Becky Morefield learned last week from a reporter that the new law might help her family. She called her husband's employer and discovered it was true. Tucker's coverage will be reinstated at the start of the plan year, Jan. 1.

"I feel wonderful," she said. "It will be nice to have an insurance company because I don't have to rely totally on the state."

Nearly 60 percent of employers offer insurance plans with a lifetime limit, according to the Kaiser Family Foundation. The new provision applies to both individual and group plans.

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Name: Scott Janis

Age: 44

Home: Streamwood, Ill.

Problem: Insurer retroactively canceled his coverage after he suffered a stroke.

How law will help: A provision barring insurers from rescinding policies comes too late for Janis, but he may get coverage through another provision of the law.

Out of the blue, Scott Janis suffered a massive stroke in November. As his medical bills reached $175,000 a few months later, his insurance company canceled his policy.

"It's despicable to leave a man who's recovering from a stroke with no insurance," said Scott's father, Ray Janis. His parents told his story because Janis has trouble communicating following the stroke.

The company said Janis had failed to disclose an unrelated problem, low testosterone, when he applied for coverage on the individual market.

"He did fail to put down he had been seeing this urologist," said Scott's mother, Connie Janis. "Sometimes you can't remember everybody you've seen. It was inadvertent."

The new law prohibits the practice of insurers searching for small misstatements and using them as an excuse to cancel individual policies for people with high medical bills. Most states, including Illinois, now allow these types of cancellations, called rescissions, for reasons other than fraud.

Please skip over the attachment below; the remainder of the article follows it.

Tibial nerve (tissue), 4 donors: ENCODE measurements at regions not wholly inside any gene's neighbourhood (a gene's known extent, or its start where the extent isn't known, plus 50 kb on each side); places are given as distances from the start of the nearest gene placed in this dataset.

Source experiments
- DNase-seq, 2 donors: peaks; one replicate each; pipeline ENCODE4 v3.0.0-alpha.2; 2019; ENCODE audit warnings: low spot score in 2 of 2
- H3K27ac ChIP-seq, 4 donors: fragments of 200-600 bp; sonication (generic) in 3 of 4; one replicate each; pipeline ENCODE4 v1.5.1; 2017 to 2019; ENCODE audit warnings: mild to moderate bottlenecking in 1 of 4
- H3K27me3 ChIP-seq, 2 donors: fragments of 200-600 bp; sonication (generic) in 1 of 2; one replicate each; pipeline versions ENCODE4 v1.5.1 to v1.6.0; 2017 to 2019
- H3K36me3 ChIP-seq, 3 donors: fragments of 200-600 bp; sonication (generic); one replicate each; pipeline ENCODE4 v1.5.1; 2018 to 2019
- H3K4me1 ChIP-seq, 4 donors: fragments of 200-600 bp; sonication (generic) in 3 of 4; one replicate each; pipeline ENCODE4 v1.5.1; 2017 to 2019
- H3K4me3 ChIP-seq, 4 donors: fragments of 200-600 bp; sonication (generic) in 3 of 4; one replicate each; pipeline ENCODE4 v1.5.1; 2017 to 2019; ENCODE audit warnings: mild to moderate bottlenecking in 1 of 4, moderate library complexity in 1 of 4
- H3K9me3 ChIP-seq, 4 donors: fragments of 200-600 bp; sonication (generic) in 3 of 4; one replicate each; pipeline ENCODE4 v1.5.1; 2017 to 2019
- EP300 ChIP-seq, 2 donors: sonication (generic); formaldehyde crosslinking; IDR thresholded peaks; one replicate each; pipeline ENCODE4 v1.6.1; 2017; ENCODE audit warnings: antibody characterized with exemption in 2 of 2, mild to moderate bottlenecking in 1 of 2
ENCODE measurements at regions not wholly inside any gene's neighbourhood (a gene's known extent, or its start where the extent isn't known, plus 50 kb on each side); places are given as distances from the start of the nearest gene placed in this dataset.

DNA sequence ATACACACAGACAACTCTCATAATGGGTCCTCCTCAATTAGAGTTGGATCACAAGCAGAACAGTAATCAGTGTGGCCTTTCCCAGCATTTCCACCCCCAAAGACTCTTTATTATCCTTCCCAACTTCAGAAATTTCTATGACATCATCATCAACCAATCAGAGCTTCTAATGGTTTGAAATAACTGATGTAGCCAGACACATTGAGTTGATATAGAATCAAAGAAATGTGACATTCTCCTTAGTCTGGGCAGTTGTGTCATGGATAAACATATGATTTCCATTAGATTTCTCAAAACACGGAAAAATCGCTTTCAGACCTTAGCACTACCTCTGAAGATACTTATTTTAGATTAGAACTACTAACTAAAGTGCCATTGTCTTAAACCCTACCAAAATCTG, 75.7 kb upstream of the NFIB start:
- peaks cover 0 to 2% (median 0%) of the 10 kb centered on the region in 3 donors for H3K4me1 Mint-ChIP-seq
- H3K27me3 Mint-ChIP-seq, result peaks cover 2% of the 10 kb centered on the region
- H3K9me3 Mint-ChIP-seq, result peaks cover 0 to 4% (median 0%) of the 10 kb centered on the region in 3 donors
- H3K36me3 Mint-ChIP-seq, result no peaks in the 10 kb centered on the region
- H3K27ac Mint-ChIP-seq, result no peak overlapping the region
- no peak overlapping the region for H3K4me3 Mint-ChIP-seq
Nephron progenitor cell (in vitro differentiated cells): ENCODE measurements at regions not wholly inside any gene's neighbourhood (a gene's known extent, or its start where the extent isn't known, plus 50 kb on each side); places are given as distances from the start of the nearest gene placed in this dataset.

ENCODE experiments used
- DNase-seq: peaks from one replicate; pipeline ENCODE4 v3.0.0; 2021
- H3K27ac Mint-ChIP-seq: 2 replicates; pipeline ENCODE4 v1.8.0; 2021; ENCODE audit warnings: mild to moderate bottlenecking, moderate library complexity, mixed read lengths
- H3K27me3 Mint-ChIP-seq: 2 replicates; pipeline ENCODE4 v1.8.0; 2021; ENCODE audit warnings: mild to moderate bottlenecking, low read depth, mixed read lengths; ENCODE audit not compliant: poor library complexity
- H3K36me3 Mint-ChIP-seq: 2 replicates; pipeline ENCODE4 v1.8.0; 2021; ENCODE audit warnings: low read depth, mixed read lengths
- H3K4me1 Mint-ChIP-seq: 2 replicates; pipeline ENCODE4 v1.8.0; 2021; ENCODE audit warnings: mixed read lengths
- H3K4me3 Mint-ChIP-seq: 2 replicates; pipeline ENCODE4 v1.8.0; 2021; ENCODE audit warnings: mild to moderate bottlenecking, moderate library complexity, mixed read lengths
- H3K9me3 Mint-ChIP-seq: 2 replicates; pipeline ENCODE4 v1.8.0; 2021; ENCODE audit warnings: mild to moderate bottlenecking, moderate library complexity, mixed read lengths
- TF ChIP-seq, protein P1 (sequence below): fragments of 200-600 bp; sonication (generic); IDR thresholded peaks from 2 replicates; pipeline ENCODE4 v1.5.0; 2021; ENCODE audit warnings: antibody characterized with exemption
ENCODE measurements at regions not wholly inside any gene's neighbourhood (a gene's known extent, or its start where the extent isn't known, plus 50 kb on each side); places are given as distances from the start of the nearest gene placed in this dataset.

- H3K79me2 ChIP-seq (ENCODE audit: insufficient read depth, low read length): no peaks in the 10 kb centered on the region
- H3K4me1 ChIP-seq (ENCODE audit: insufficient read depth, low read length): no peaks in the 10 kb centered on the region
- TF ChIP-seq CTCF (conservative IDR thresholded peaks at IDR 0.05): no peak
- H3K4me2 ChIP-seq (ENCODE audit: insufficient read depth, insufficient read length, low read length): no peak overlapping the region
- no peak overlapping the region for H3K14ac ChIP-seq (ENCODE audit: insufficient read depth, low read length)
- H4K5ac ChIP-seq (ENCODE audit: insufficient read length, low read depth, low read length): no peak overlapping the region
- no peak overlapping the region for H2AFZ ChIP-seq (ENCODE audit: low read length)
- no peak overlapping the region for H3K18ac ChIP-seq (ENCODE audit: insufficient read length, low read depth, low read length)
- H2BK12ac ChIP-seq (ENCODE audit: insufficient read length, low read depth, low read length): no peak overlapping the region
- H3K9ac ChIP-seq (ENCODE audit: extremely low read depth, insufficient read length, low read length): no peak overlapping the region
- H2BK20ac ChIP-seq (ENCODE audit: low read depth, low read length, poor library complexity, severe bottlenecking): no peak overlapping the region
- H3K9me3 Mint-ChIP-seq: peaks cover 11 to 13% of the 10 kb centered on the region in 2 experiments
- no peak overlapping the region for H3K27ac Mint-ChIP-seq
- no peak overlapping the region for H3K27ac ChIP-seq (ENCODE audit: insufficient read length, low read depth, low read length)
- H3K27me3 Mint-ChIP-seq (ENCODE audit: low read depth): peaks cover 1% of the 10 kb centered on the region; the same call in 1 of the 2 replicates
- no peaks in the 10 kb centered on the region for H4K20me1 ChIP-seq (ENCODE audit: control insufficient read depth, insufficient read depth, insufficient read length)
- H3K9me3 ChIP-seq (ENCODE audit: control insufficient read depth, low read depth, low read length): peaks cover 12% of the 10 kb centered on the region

Psychiatric problems were the No. 1 reason for rescissions in a study by the National Association of Insurance Commissioners, which also found Illinois has one of the highest rates of rescission in the nation. Nationally, there were about 4 such cancellations per 1,000 policies written on the individual market, NAIC found.

The new federal law comes too late for Scott and his parents, who are in their 60s. They've been fighting the insurance company as they struggle to take care of their son and find coverage for him.

Even though the new law hasn't directly helped them, the Janises think it offers important protections for consumers. And they've applied for coverage of their son for people with pre-existing conditions, a new program funded by the federal law.

Blue Cross and Blue Shield of Illinois issued a statement saying the company can't comment on Scott Janis' case because of privacy laws.

"We recognize that rescissions are difficult for everyone involved," the statement said. "We have a long-standing policy not to rescind coverage for members unless we learn that they intentionally omitted material information or provided false information at the time of their membership application."

Illinois Department of Insurance Director Michael McRaith said the new protection in the national law is "a big step forward," but the state Legislature also needs to strengthen the Illinois law. McRaith would like to require insurers to get approval from the state insurance department before they rescind policies.

Explore further: Study explores docs' roles in end-of-life hospitalizations